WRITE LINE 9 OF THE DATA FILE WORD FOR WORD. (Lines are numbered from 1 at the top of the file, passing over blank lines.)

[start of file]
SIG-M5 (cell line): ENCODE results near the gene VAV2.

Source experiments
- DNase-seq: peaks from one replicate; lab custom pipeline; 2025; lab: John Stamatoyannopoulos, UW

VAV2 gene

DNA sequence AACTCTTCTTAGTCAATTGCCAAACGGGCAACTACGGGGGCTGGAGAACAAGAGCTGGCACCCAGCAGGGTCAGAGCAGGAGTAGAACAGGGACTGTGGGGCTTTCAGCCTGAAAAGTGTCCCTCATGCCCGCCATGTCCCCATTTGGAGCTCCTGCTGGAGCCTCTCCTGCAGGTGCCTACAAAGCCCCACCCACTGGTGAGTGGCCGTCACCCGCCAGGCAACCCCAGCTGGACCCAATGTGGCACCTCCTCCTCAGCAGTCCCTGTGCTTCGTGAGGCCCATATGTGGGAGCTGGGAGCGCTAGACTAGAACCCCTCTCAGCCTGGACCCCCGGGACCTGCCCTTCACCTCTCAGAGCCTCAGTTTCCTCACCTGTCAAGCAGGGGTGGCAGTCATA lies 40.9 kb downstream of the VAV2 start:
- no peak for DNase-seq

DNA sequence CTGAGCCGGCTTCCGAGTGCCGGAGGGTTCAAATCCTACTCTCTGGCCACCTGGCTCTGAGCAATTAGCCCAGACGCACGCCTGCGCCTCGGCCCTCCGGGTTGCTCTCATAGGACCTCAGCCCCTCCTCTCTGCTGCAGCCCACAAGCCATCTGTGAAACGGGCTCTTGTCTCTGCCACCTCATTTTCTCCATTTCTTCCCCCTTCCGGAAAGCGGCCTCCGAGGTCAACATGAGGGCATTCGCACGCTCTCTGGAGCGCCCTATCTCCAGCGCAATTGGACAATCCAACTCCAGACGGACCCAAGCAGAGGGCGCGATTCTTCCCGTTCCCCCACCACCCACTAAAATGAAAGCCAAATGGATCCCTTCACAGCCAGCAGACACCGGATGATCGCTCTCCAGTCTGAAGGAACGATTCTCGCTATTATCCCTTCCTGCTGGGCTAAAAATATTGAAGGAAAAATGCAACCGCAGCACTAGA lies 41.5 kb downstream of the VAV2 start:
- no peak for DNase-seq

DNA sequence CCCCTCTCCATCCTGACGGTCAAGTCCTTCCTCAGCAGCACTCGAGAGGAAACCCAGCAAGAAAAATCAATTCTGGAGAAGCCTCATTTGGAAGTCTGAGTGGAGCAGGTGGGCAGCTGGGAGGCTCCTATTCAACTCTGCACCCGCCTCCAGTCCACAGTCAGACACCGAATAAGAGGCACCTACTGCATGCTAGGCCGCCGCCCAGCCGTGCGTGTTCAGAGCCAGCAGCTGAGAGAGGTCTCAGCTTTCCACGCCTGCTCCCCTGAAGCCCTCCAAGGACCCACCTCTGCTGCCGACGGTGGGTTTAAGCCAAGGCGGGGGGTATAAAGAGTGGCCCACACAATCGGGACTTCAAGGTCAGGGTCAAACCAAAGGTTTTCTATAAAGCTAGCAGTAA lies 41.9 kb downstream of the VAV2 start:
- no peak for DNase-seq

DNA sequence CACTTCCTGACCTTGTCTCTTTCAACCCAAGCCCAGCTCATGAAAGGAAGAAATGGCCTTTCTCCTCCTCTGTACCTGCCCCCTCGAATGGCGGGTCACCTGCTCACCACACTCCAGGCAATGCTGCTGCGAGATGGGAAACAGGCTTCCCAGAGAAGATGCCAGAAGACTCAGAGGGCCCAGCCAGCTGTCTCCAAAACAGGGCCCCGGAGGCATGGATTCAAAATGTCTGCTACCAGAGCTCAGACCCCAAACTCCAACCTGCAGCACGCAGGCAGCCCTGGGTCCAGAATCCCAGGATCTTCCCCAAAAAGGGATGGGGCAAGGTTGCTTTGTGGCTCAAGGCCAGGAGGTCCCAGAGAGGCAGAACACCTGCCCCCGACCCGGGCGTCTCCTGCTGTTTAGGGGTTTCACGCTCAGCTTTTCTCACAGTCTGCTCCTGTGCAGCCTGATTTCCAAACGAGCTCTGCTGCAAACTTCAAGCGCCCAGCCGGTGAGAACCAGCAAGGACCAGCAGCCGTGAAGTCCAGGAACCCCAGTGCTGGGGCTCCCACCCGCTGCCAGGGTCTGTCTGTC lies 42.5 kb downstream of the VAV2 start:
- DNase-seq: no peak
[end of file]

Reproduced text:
DNA sequence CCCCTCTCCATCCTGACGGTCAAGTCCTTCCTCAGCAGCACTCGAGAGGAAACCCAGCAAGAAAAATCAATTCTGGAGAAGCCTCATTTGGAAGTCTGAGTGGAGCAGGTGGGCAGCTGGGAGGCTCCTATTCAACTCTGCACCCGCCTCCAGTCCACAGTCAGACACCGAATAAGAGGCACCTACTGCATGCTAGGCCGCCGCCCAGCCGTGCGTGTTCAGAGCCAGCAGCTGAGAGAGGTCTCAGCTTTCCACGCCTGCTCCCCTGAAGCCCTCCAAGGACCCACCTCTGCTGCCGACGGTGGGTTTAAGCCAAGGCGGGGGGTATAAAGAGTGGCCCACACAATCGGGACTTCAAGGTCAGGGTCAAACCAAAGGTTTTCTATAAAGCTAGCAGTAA lies 41.9 kb downstream of the VAV2 start: